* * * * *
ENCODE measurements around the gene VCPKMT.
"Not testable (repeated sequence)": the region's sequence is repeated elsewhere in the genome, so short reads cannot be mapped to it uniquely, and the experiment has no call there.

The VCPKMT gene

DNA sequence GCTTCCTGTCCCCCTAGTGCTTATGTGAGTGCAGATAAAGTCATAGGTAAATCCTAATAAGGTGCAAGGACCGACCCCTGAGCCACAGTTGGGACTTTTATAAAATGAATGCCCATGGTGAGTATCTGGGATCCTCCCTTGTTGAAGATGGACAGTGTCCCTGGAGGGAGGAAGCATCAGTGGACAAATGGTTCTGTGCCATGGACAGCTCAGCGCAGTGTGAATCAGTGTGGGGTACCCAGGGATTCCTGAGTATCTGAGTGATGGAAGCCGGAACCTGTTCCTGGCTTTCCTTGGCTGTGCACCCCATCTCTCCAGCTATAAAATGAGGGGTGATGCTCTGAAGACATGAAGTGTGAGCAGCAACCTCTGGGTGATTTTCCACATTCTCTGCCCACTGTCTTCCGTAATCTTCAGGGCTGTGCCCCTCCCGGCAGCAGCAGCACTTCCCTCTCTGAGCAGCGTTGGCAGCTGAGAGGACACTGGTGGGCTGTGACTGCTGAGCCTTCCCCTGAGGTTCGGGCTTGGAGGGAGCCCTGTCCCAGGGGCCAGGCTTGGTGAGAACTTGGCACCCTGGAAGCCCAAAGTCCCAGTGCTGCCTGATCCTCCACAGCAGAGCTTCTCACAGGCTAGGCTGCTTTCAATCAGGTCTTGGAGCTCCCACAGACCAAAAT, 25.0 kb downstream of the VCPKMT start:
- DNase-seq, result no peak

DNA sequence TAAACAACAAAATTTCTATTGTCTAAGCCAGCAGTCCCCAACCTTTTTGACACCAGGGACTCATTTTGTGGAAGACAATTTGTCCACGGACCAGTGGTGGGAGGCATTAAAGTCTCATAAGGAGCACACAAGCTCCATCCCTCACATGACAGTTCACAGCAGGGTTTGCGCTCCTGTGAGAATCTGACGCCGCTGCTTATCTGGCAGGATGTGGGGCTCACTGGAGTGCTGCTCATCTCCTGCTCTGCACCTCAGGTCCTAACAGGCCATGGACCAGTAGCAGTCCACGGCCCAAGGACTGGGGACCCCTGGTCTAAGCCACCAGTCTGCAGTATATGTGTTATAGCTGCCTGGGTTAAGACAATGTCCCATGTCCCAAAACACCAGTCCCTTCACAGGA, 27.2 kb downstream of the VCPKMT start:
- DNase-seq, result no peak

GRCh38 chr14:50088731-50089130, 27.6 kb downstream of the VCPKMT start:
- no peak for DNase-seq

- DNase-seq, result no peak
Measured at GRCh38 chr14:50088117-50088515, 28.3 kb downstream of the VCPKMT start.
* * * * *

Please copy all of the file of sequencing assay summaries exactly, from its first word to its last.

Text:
ENCODE measurements around the gene VCPKMT.
"Not testable (repeated sequence)": the region's sequence is repeated elsewhere in the genome, so short reads cannot be mapped to it uniquely, and the experiment has no call there.

The VCPKMT gene

DNA sequence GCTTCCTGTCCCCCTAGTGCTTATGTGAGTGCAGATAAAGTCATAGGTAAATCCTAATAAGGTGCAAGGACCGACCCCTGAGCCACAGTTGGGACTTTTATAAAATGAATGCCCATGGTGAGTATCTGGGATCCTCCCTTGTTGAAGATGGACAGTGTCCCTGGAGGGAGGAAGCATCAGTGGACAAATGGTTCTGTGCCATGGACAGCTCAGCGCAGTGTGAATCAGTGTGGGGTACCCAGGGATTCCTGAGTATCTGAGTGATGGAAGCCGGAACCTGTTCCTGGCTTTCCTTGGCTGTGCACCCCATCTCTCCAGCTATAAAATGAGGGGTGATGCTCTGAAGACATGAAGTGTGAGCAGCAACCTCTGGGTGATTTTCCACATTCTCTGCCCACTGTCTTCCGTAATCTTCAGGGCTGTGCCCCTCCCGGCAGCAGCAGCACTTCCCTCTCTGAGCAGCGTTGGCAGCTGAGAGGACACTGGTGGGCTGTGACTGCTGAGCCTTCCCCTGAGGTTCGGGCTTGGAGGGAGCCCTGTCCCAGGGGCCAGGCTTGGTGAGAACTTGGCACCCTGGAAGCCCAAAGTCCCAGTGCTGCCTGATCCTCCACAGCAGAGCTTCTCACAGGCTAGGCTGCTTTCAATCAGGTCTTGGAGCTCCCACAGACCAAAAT, 25.0 kb downstream of the VCPKMT start:
- DNase-seq, result no peak

DNA sequence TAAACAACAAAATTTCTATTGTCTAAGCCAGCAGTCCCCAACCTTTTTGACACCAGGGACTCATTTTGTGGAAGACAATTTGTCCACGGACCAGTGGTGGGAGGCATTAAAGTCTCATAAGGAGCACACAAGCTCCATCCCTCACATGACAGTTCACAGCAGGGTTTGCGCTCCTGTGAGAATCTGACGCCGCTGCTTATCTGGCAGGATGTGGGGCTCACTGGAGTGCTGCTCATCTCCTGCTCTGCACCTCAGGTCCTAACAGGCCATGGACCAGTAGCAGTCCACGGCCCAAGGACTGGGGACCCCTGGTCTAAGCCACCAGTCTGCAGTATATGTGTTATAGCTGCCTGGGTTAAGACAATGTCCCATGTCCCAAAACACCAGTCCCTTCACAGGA, 27.2 kb downstream of the VCPKMT start:
- DNase-seq, result no peak

GRCh38 chr14:50088731-50089130, 27.6 kb downstream of the VCPKMT start:
- no peak for DNase-seq

- DNase-seq, result no peak
Measured at GRCh38 chr14:50088117-50088515, 28.3 kb downstream of the VCPKMT start.